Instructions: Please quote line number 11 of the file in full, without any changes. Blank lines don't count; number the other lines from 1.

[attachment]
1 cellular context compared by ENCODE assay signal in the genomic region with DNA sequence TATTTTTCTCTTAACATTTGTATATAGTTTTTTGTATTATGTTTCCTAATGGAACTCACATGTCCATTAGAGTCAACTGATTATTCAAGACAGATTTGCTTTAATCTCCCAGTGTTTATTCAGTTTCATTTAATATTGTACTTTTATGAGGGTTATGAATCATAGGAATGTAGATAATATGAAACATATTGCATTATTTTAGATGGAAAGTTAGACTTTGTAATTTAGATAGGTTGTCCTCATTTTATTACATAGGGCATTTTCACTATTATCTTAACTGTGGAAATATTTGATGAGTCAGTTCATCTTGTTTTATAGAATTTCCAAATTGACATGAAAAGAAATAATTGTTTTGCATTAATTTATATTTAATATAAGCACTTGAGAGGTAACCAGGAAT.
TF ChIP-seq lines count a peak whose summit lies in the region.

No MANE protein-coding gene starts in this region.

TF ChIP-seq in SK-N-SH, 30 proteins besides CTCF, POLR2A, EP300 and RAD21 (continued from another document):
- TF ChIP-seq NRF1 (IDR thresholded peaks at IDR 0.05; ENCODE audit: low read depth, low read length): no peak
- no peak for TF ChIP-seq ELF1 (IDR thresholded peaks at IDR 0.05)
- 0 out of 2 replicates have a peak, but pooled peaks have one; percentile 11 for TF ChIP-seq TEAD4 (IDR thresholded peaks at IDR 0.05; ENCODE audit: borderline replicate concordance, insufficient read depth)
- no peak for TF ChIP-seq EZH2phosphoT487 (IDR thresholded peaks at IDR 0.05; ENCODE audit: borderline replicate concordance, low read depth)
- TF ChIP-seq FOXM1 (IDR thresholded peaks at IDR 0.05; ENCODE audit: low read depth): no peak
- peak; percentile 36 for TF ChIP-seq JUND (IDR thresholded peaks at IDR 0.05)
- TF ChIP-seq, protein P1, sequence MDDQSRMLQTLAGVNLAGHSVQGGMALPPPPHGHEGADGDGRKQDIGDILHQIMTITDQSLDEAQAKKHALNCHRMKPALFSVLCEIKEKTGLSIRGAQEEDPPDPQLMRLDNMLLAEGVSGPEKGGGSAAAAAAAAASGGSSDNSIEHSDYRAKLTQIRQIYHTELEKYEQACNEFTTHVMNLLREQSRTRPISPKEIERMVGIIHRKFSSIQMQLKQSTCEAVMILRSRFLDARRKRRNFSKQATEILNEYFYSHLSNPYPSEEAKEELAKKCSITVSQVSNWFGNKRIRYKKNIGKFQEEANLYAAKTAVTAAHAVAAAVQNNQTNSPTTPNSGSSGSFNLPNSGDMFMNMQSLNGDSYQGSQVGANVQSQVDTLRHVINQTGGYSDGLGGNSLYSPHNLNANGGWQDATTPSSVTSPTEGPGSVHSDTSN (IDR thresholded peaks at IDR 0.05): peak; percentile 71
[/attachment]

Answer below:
- TF ChIP-seq, protein P1, sequence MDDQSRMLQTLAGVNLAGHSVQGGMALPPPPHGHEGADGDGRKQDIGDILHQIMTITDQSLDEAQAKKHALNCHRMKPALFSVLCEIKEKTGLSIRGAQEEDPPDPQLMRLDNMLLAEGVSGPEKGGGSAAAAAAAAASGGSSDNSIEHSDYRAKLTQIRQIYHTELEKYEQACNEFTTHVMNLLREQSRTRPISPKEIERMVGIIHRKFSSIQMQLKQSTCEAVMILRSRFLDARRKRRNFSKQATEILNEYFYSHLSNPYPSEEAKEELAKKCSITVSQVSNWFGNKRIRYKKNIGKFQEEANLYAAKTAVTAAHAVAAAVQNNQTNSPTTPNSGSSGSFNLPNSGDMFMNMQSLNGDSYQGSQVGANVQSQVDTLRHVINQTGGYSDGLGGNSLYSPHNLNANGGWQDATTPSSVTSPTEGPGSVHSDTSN (IDR thresholded peaks at IDR 0.05): peak; percentile 71